Antics keep wacky pace to long race

Runners in costume and cheering crowds offering snacks and encouragement give a fun feel to Baltimore's annual marathon


The sun emerged for Baltimore's marathon and running festival yesterday, bringing along enthusiastic crowds who lined the 26.2-mile route, sat on stoops, handed out snacks, cheered until their voices were hoarse and - in the final yards - waved you-made-it signs and offered you-made-it hugs to the weary masses who ran, walked, jump-roped and otherwise crossed the finish line.

"I had to stop clapping because my hands burn," said Margaret Franz, 74, of Timonium, who was sitting along on 33rd Street, about three-fourths of the way through the course. "You clap and their faces are so drawn and they smile and say `thank you' and your heart goes to your throat ... Some look like they can't make it, but they keep pushing and pushing."

She pulled off her glasses, wiped her eyes, then settled back in her folding chair. She was waiting for her 20-year-old grandson to pass. "I want to grab him and hug him but I wouldn't dare - it will break his stride," she said. "If you hear a loud scream, it will be me."

Ingrid Johnson stationed herself around mile 20, just after a big hill near Lake Montebello. A running coach and a runner herself, she figured the 3,000 participants would be in need of some love just about then - especially because the temperature, which was 63 degrees when the race began and rose to 74 degrees, was unusually high for a marathon.

She and some other members of her running club had set themselves up with signs, Skittles, M&Ms, pretzels, orange slices, bananas, Advil and salt tablets. Johnson was holding a "nice butt" sign. Others were taking turns on a makeshift amplifier, shouting, "Marathoners, looking sexy!" and "Good job, guys."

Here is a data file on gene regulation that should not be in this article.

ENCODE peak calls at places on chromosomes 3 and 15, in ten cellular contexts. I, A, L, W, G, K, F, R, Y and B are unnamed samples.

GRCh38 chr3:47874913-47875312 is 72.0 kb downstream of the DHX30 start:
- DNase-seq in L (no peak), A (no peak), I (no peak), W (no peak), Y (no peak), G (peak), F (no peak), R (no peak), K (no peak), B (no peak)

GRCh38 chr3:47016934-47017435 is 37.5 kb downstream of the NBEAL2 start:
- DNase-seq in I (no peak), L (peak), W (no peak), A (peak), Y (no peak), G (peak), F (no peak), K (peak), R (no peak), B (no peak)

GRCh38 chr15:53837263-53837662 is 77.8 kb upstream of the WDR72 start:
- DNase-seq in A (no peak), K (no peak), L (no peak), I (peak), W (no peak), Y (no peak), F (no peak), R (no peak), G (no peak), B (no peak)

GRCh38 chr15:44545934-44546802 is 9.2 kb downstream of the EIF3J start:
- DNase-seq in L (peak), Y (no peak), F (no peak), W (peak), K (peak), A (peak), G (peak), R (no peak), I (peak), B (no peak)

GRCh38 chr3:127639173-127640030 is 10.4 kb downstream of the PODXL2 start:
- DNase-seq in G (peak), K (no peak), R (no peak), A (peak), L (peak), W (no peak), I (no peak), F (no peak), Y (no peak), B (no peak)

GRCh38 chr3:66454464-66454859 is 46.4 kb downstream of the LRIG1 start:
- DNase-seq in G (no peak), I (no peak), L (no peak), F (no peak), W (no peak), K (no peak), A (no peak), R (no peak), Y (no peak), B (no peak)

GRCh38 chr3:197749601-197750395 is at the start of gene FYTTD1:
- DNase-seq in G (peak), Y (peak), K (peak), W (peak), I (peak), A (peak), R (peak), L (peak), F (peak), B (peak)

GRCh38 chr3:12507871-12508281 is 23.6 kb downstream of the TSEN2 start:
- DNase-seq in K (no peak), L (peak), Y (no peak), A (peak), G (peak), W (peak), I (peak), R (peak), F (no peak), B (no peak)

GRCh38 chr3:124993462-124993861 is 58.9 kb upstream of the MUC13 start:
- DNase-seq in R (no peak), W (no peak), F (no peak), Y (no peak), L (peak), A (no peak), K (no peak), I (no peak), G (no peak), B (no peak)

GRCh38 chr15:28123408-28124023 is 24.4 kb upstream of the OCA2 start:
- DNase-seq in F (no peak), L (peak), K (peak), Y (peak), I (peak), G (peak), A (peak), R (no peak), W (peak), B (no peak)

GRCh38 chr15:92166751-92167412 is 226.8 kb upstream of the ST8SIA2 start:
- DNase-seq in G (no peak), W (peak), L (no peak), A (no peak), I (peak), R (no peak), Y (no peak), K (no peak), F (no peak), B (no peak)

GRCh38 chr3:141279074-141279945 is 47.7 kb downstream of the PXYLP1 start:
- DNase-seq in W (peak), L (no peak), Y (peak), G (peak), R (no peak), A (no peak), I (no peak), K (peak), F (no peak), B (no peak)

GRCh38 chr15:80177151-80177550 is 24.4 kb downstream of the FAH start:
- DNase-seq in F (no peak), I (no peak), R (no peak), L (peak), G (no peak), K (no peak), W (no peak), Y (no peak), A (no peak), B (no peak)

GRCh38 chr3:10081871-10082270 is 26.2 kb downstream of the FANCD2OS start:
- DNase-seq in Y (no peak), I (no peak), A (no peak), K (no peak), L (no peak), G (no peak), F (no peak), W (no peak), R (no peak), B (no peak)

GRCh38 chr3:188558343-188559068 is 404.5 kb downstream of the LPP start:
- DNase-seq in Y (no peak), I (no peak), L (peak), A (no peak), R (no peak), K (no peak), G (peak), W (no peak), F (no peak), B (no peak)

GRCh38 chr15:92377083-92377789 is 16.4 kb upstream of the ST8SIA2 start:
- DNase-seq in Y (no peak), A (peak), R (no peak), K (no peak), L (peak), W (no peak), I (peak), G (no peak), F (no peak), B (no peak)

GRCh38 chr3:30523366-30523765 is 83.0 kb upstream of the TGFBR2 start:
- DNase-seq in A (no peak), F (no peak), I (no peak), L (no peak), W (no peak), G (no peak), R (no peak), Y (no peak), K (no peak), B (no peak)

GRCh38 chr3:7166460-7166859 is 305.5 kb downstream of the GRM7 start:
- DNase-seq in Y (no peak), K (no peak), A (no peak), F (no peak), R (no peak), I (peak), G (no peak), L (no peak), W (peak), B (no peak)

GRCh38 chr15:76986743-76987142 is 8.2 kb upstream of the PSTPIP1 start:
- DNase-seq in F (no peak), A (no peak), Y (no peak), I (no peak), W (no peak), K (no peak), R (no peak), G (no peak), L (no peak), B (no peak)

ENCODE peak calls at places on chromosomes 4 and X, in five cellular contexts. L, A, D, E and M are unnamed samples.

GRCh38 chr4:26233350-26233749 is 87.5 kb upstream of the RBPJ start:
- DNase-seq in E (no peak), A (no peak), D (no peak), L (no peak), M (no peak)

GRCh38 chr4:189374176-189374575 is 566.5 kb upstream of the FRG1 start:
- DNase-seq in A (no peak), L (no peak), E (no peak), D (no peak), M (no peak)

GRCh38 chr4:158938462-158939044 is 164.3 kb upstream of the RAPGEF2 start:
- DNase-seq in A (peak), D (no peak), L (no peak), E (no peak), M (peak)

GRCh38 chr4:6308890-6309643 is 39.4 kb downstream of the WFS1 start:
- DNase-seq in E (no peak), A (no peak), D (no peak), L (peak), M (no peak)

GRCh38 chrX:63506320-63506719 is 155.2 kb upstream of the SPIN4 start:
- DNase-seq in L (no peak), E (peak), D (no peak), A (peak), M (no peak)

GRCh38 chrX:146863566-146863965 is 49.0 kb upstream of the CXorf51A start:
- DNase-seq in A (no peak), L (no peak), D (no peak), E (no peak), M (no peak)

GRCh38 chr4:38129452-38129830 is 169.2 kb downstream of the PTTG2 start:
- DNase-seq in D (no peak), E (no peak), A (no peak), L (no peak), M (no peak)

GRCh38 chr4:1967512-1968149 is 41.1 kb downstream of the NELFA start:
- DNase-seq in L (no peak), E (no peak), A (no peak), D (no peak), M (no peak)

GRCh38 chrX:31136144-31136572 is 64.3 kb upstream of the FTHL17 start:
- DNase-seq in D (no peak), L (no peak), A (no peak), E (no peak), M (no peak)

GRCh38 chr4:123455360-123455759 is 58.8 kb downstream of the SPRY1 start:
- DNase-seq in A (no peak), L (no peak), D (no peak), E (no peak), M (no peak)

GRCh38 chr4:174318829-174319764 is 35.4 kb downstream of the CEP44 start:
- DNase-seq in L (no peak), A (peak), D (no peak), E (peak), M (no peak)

"Mile 20 is where most people hit the wall," she said. After that, "it's 50 percent body and 50 percent mind. With the heat and hills, they need encouragement."

They got their encouragement. They got water and Gatorade. They got dogs dressed up in "You go girl!" signs. They got extra hoots for outrageousness.

One man ran in a powder blue tuxedo. A woman from New Jersey wore black bat wings with glittery purple lining and matching purple ears. She ran to shouts of "Go, Batgirl" and "Keep flying!" One man jump-roped his way along the route; another juggled.

Runners met with an especially boisterous crowd in Charles Village. Residents had signed up to volunteer, and John Spurrier, who had worked as a disc jockey in graduate school, had hauled out his sound system and was playing hip-hop, Motown, oldies, reggae and dance music from a front porch. Families came out with their kids and dogs. People were dancing in the street.

A little farther along Guilford Avenue, a woman dressed in a furry tiger outfit was boogieing on the roof of a white Toyota. And farther yet, two kids were spraying runners with a hose and Stuart Siegler had returned, for the fifth year, with 120 pounds of gummy bears.

"It's the perfect late-race snack," he said. "You can hold it in your hand, it won't melt, if you inhale you won't die. The best part is you can bite their little heads off."

Siegler moved to New Hampshire two years ago, but he returns every fall for the race. "This is my way of giving back," he said.

Back at Camden Yards, where the marathon began and ended, spectators watched the 5-kilometer runners and the kids' race. They saw the wheelchair racers and elite runners glide through the finish line. And they kept cheering as runners - the "real people," as one man put it - continued to push through the finish. Some limped. Some threw hands up into the sky as they crossed the line. Others put their heads in their hands.

About 1 p.m., five hours after the race began, scores of runners milled in the parking lot, munching on potato chips and standing in line for massages. They lay in the grass in flip-flops inspecting blisters and they posed proudly for photographs, participation medals around their necks. They talked about the deadly hills, about the 11th mile, about the beer they planned to drink.

Runner Ann Polites, 22, of Canton was exuberant. "It's surreal," she said. "I've never done this before. I'm not a runner. I have asthma. But you just get through it. Your mind goes other places. Each mile you think, `I've done that. I've done that.' Then people cheering keeps you going. You think about your family."

In particular, Polites thought of her father. She was part of a group of runners who had raised money for the Leukemia and Lymphoma Society. Her father has myeloma, she said, and she ran in his honor. On one arm, she had written "my pop, my hero."

"Hopefully," she said as she walked off to find her family, "my dad can run with me next year."

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